Since last spring I’ve been teaching classes weekly at the Williamson Parks & Recreation Center. And loving it! WPRC offers a variety of classes — from zumba to oil painting to watercolor to Mexican cooking to belly dancing to western line dancing to repairing drywall to Spanish to creative writing. Creative writing is ME…that is, unless I’m ever brave enough to give belly dancing a go.
I teach “Writing My Real Life Stories” every Wednesday and have had some unique and fascinating tales, and their writers, come through my door. These people just have to tell their stories, and it is my job to help them do it better.
I’m thrilled to have finally made the rec center’s display case! The tools of writing — laptop, paper, pencil — and glimpses of memories — old snapshots — and the products of writing — framed stories/pictures and books — are displayed in the lighted case in the facility’s foyer. (There’s even a picture of me with my old high school boyfriend building a snowman in the Delta, where it never snows!)
In class, not only do we talk about the creative process and the art of remembering true experiences, we discuss the techniques of writing good creative nonfiction. We have classes of craft: how to write in scenes — showing and telling, how to develop character through action and dialogue, and how to employ specific and concrete details and write description.
Hands-on experience, too. We write a real story during the course of the classes.
The next session is March 9, 16, 23, and 30, from 10 – 11 Wednesday mornings. Learn more on the TurnStyle website.
Come join us and learn to tell your real life story in an artful and compelling way!
Our wedding vows.
He kept them. All of them. A nice thought for today.
I open my heart to tender caring,
Giving, sharing, trusting, yielding.
I promise not to question your needs.
I promise to seek your peace.
I promise to put your happiness first.
I promise to love you with all that I have,
All that I am, all that I can and will become.
For all time.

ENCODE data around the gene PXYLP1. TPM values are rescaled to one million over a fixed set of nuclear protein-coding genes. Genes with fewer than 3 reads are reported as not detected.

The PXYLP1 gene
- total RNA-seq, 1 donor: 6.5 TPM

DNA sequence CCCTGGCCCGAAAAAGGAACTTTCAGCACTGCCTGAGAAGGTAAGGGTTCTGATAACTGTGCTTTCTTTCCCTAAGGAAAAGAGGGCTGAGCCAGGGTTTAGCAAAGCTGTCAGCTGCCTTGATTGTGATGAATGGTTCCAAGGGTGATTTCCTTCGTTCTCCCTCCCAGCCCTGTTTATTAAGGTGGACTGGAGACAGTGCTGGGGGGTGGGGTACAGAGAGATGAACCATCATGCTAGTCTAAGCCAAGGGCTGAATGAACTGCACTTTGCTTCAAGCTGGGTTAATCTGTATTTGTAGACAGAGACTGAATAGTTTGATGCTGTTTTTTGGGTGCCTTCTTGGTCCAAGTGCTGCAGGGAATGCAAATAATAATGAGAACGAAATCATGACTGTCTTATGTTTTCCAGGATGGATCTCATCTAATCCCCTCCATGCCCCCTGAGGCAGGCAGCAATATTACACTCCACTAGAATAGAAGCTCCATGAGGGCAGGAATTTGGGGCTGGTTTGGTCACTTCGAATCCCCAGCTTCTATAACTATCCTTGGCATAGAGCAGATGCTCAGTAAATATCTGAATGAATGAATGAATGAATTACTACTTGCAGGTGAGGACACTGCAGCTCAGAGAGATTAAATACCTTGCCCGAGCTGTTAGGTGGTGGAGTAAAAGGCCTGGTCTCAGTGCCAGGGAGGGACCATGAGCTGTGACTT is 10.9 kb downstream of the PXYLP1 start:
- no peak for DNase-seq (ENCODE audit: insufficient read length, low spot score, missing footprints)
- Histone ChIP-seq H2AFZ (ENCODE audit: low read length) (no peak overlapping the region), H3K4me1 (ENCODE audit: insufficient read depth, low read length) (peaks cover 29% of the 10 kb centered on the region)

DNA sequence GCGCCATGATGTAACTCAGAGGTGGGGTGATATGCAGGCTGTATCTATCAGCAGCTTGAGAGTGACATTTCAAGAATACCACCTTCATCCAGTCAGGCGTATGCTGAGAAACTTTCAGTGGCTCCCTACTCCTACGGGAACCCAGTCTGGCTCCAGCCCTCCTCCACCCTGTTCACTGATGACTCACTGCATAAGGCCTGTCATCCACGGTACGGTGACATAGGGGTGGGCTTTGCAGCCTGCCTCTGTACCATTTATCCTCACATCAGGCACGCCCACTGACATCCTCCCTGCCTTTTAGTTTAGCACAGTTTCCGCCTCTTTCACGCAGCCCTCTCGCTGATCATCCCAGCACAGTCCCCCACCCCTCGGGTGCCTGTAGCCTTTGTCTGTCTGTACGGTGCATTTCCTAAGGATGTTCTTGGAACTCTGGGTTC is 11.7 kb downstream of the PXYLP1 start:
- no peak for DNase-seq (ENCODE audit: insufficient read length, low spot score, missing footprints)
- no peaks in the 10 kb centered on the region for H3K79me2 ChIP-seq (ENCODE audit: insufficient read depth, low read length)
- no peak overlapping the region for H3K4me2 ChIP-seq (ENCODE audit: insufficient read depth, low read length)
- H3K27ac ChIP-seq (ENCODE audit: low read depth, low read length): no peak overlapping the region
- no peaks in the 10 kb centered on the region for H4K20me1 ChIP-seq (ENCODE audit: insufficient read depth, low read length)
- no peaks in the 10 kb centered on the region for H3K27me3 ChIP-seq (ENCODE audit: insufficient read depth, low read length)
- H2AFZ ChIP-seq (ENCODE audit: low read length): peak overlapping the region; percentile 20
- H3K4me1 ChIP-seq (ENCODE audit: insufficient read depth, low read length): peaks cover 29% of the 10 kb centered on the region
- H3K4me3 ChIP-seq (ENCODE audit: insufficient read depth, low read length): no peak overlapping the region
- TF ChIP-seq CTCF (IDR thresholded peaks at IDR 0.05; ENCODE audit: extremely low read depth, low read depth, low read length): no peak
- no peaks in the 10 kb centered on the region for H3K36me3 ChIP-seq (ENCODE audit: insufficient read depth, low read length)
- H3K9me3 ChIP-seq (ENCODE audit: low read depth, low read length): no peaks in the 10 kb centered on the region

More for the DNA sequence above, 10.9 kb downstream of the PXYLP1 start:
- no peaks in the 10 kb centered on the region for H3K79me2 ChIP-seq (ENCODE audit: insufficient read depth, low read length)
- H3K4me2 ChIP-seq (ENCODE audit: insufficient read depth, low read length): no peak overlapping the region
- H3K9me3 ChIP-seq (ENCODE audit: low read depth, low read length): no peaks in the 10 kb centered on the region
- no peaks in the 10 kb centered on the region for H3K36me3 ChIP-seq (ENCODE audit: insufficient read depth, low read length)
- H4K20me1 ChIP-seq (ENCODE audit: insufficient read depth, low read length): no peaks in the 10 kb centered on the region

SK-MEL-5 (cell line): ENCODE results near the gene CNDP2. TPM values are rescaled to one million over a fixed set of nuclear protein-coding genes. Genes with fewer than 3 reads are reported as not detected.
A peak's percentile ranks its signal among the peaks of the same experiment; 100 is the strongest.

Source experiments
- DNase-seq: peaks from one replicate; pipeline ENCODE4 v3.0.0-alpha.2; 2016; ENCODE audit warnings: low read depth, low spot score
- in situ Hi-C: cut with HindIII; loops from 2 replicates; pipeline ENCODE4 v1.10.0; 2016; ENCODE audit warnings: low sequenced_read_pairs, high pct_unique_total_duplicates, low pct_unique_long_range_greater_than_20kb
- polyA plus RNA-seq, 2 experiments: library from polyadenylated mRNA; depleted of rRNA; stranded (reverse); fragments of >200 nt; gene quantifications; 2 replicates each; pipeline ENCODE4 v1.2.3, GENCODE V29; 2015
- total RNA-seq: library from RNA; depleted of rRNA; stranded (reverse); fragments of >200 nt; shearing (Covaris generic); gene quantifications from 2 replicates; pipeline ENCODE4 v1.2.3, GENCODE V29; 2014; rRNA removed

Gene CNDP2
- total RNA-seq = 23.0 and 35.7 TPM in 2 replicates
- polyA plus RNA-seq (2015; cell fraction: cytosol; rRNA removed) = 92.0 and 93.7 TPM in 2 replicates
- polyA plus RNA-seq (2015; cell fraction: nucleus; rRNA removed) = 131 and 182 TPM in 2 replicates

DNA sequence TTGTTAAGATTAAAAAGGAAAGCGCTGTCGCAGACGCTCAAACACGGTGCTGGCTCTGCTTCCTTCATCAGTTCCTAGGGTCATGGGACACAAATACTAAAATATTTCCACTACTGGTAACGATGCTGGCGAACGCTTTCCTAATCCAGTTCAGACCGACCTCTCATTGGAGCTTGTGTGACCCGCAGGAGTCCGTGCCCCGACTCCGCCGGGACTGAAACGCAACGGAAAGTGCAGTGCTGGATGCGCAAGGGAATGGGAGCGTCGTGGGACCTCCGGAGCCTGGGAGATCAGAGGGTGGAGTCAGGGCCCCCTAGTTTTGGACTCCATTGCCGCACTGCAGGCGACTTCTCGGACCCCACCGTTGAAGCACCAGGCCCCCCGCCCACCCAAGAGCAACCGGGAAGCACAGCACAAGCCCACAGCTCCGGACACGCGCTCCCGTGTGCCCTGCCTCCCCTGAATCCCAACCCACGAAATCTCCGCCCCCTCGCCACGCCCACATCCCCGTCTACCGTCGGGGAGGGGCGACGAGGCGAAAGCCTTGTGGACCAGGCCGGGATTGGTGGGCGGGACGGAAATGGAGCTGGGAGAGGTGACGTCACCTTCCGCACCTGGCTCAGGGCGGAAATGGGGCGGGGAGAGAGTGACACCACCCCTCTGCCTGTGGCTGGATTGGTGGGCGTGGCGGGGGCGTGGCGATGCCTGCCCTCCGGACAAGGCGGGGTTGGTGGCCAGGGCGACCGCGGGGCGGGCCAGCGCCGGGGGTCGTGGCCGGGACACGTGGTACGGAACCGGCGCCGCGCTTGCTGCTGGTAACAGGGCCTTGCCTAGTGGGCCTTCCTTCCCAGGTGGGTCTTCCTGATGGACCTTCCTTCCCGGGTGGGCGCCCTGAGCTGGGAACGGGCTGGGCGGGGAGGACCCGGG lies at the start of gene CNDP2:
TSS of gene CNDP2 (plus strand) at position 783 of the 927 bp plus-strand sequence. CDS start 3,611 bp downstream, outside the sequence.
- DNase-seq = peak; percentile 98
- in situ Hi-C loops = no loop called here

For it is in giving that I receive. And it is in helping you awake that I awaken.
I cherish you.
I want to endure all things with you.
I want to walk home to God with you.
I’ve known Bill Peach for a dozen years or more. Bill loves books, words, education, and a good story. He is author of four books and sometimes referred to as “the literary man” of Williamson County. His professional career was in men’s clothing; he was owner of Pigg & Peach on Main Street in Franklin for decades until it closed in 2003. Bill is always dressed to the nines, and most of the time, you’ll see him in a tie with books on it. I treasure my friendship with Bill, and I am pleased to share his story about celebrities and friends in our town of Franklin, Tennessee.
Celebrities and Friends
Of the many celebrities who have lived in Williamson County, my favorite was probably Marty Robbins. After Marty’s heart attack he came in Pigg & Peach on his way to the Opry for his first appearance after his surgery and recovery. Marty had all of his stage outfits custom tailored but bought much of his casual attire from me. My favorite events with him were gift occasions in which I helped him choose Christmas or birthday clothing for his son, Ronnie.
On the evening of his return to the Opry, he was wearing a western suit, with waist-length jacket, with some western ornamentation. It was a shade of light blue that only a custom tailor would offer, and only Opry performers would buy. He was wearing a traditional stripe tie, pastel blue and yellow, which did no harm to the suit, but did nothing for it. He was uncertain about the tie, and was nervous about his appearance for his first night back.
The suit should have had a string or bola tie. We looked through every tie display and nothing looked good with the suit, or at least the suit did not look good with any tie we had, and we were running out of time. I convinced him, and myself, that the tie he was wearing was good. I straightened and reshaped the knot, wished him well for his performance and sent him on his way smiling and much more upbeat and less nervous.
I often watch the Time/Life CD’s of the classic country hits not available in stores, and hear a line from El Paso, and push back a tear. Marty was told that the single was too long for airplay and should be shortened, but Marty insisted that every line of the story was important. I miss him.